Influencers who use beauty filters are now out of fashion at Dentsu’s Gleam
The agency is rallying brands to distance themselves from influencers using TikTok’s hyperrealistic touch-up filter, Bold Glamour.
Influencers that use beauty filters now out of fashion at Dentsu’s Gleam / Dove's Reverse Selfie set the tone on digital alteration
As one of the biggest influencer talent agencies in the world, Gleam has joined Dove in publicly condemning TikTok’s AI filter, Bold Glamour, as it touches up its own influencer editing policies.
TikTok’s new AI-generated beauty filter has been seen by over 400 million people - and it’s more realistic than any that precede. Dove was quick to call out the use of the filter, encouraging the use of the #TurnYourBack, #BoldGlamour and #NoDigitalDistortion.
The agency went one step further to say that beauty filters could harm the well-being of users. Its managing partner, Melanie Kentish, expressed sadness and fear over the potential impact of a filter like Bold Glamour.
Kentish isn’t alone, there has been a widespread backlash to the filter online as shown by one TikTok user @emilyciambella.
@emilyciambella This is getting alittle ridiculous :melting_face::melting_face::melting_face: #boldglam #filter #makeup #nofilter #wtf #fypシ #stop #beautiful #gonatural ♬ original sound - Emily Ciambella
“Computer-generated beauty is setting up all these young girls with future mental health issues because it's just completely unattainable,” Kentish expressed. 80% of girls have used a touch-up app by the time they’re 13.
Kentish added that the introduction of the filter undoes the positive work that had been done to improve diversity and inclusion in the influencer space – “all of a sudden, we have this one filter that defines what beauty is.”
Dove and the agency are courting TikTok to get Bold Glamour removed from the app. “It’s not just the app, there will always be further iterations. There needs to be some duty of care from these platforms,” Kentish said.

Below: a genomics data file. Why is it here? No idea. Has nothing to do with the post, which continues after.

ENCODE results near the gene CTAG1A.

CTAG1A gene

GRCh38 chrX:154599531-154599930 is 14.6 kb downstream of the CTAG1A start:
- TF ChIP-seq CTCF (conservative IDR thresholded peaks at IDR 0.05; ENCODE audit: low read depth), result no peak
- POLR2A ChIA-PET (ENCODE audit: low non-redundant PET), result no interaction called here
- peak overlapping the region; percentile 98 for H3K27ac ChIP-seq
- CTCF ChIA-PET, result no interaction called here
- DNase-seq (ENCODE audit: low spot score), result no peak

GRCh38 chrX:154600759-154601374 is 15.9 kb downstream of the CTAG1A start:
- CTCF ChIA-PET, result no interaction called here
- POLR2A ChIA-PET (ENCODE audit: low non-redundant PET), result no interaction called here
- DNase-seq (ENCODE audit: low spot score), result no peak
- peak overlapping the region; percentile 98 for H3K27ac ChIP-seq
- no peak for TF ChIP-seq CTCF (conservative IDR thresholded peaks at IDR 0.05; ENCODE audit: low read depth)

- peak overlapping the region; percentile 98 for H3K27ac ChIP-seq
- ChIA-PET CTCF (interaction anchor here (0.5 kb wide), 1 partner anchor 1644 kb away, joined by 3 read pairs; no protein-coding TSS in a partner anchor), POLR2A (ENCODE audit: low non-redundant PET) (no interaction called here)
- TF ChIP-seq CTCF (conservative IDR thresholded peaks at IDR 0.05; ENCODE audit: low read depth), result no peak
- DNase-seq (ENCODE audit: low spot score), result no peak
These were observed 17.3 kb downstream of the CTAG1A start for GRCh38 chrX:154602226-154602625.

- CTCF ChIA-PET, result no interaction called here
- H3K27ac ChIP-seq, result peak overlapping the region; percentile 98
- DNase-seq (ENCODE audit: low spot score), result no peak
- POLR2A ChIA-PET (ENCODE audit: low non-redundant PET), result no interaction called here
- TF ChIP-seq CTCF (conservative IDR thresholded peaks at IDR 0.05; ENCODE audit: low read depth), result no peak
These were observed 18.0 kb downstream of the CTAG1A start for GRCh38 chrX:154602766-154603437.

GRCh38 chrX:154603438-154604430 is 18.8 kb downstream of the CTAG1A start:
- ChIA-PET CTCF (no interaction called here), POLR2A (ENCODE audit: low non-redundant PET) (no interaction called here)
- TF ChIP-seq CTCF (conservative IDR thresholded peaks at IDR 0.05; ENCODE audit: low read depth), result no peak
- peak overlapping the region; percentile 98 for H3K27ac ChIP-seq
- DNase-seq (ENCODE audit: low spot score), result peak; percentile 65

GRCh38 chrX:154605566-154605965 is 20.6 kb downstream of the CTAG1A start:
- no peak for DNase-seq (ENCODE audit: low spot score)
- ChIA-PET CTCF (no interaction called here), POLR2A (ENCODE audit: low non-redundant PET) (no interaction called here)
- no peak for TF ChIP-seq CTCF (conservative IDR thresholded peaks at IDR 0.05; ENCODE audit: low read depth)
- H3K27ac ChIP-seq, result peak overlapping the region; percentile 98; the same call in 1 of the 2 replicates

Kentish says while the industry has very limited control over what features platforms implement, she urges companies like Gleam to influence influencers to reject new beauty filters and as a result, fans. “It needs to be led by us to kind of stand up to make that change,” she says.
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Influencer filter manifesto
Gleam wants to know if its creators are A: using filters and B: disclosing that use.
“We won’t be working with influences that are editing content,” Kentish tells The Drum. “It is something we can’t represent because it doesn’t align with our values.”
To enforce that, Gleam will soon launch an influencer manifesto that includes its stance on digitally altered content. All talent will have to sign up for that. The manifesto will then be taken to the UK government to call on them to do more to tackle social media harm. It will also be baked into influencer contracts.
The policy makes Dentsu the second major agency to prohibit influencers from editing after Ogilvy made the same commitment in May 2022. Like Ogilvy in its approach, the first stage was to diversify the talent roster, then work with influencers at the brief stage to make sure content doesn’t cause harm.
Gleam would accept influencers that disclose when an image has been edited which is a policy still being reviewed by the UK government in its Digitally Altered Body Image Bill. “If you disclose on a post like an advert people then know and then they can make their own decisions,” Kentish explains.
“But if you’re being presented with an image of someone without knowing that they’ve applied filters, then it just gives a completely unrealistic set of expectations that they’re going to have, and diminishes authenticity, which is what influencers are about.”